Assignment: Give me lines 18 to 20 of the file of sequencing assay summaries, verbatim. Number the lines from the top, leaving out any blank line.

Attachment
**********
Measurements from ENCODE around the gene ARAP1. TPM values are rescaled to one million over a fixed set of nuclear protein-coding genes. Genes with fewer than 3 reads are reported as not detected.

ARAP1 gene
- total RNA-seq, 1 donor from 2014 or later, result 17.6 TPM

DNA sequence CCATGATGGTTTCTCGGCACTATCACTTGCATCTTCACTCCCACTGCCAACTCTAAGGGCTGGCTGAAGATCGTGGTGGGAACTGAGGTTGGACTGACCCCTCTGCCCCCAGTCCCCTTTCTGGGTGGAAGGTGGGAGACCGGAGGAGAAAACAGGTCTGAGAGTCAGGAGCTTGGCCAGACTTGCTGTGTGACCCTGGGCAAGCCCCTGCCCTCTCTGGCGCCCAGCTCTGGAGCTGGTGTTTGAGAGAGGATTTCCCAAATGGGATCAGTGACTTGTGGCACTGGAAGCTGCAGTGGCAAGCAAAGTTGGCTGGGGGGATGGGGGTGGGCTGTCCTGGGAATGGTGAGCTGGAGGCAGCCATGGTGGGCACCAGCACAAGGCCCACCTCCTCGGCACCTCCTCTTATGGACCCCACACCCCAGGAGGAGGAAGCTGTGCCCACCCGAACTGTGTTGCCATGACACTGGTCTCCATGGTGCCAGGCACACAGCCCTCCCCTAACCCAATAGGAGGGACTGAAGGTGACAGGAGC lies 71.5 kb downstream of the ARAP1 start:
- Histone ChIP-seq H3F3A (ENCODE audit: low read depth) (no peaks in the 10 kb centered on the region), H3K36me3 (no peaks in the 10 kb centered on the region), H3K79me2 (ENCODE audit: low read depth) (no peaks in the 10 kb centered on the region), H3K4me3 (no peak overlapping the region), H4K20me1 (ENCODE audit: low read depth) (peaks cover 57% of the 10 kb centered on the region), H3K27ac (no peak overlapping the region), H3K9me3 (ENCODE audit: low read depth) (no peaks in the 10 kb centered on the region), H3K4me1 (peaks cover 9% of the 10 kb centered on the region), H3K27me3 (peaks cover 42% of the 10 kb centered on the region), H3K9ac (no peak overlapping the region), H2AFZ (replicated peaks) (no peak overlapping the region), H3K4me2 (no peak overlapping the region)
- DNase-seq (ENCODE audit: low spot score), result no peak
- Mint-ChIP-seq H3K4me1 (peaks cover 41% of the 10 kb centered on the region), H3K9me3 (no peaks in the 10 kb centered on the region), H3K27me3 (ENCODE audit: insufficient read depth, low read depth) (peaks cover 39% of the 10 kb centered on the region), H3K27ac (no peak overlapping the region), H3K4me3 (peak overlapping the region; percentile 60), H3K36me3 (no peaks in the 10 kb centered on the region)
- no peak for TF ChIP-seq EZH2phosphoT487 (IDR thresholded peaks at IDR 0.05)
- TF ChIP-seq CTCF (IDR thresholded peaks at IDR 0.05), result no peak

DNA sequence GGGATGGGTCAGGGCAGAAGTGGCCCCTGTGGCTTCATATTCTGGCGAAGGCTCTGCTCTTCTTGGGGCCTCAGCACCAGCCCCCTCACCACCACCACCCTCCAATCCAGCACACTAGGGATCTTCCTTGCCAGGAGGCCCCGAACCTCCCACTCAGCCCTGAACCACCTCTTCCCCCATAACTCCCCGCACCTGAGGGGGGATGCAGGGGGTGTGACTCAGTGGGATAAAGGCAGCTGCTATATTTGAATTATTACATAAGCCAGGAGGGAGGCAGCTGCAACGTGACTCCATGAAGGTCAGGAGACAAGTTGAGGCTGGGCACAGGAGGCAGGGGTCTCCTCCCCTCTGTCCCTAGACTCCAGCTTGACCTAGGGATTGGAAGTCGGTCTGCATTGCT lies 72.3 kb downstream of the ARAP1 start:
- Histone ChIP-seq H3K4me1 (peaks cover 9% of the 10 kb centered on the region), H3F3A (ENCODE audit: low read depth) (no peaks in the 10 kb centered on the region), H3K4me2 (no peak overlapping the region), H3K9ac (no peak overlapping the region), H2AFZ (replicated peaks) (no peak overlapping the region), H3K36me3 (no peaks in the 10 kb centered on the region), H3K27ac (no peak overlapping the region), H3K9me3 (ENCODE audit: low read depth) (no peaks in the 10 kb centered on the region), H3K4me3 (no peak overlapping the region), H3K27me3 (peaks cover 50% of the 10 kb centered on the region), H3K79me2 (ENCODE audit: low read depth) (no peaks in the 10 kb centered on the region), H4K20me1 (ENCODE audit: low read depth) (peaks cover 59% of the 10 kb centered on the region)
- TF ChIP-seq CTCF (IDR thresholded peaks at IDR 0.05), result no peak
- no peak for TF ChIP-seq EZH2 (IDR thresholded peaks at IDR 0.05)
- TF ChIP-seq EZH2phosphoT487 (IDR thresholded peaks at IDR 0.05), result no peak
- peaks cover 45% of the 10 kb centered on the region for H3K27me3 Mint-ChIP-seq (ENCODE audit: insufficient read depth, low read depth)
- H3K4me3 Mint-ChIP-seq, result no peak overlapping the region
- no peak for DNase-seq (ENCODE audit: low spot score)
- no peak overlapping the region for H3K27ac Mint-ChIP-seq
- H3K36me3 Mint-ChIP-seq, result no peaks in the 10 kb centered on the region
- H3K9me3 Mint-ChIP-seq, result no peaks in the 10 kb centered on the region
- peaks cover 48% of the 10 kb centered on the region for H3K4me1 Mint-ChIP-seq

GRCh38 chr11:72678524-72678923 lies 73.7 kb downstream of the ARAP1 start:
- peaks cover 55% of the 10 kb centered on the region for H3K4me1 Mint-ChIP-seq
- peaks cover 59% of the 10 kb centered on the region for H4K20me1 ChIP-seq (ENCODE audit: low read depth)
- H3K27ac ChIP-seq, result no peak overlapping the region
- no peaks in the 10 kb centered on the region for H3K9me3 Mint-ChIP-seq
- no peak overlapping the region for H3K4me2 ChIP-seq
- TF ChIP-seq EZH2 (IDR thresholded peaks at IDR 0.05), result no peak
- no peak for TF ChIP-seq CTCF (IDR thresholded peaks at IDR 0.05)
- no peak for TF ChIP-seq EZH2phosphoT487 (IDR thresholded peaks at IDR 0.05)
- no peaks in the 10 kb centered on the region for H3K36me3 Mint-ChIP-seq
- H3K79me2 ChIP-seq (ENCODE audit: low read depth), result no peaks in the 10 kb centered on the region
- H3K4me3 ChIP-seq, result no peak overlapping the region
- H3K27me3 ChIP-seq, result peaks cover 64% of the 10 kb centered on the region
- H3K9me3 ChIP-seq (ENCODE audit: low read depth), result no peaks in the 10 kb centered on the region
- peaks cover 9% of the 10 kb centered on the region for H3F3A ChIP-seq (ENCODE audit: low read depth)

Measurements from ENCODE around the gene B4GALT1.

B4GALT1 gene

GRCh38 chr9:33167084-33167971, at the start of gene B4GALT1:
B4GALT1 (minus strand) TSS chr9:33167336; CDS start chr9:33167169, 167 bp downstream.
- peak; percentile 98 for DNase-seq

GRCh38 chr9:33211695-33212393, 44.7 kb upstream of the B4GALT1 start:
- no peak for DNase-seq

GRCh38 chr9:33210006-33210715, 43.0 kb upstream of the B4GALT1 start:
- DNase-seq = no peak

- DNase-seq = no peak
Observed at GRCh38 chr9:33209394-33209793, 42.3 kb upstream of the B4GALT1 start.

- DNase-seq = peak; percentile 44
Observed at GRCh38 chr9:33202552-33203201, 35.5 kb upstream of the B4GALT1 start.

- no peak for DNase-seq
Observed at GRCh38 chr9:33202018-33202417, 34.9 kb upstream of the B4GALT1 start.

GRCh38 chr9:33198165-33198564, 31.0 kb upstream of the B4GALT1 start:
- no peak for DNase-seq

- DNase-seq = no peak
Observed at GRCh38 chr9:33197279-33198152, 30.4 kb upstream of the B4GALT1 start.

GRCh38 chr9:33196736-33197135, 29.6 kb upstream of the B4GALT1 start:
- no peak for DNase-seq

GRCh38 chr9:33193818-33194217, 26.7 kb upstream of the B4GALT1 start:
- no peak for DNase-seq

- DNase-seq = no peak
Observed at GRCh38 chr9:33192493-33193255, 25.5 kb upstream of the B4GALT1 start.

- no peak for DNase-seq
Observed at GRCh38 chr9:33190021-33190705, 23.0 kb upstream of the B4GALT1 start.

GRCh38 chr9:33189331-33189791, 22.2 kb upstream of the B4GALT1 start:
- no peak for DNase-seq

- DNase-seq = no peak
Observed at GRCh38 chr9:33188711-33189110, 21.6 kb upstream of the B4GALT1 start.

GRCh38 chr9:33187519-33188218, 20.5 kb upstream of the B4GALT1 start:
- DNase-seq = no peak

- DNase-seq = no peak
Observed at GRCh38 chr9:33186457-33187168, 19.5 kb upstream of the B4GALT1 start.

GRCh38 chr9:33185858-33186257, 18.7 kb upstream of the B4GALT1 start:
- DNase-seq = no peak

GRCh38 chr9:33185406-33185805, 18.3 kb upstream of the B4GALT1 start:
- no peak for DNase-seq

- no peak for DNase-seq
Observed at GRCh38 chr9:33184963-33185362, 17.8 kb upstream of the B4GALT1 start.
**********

- no peak overlapping the region for H3K27ac Mint-ChIP-seq
- H3K36me3 Mint-ChIP-seq, result no peaks in the 10 kb centered on the region
- H3K9me3 Mint-ChIP-seq, result no peaks in the 10 kb centered on the region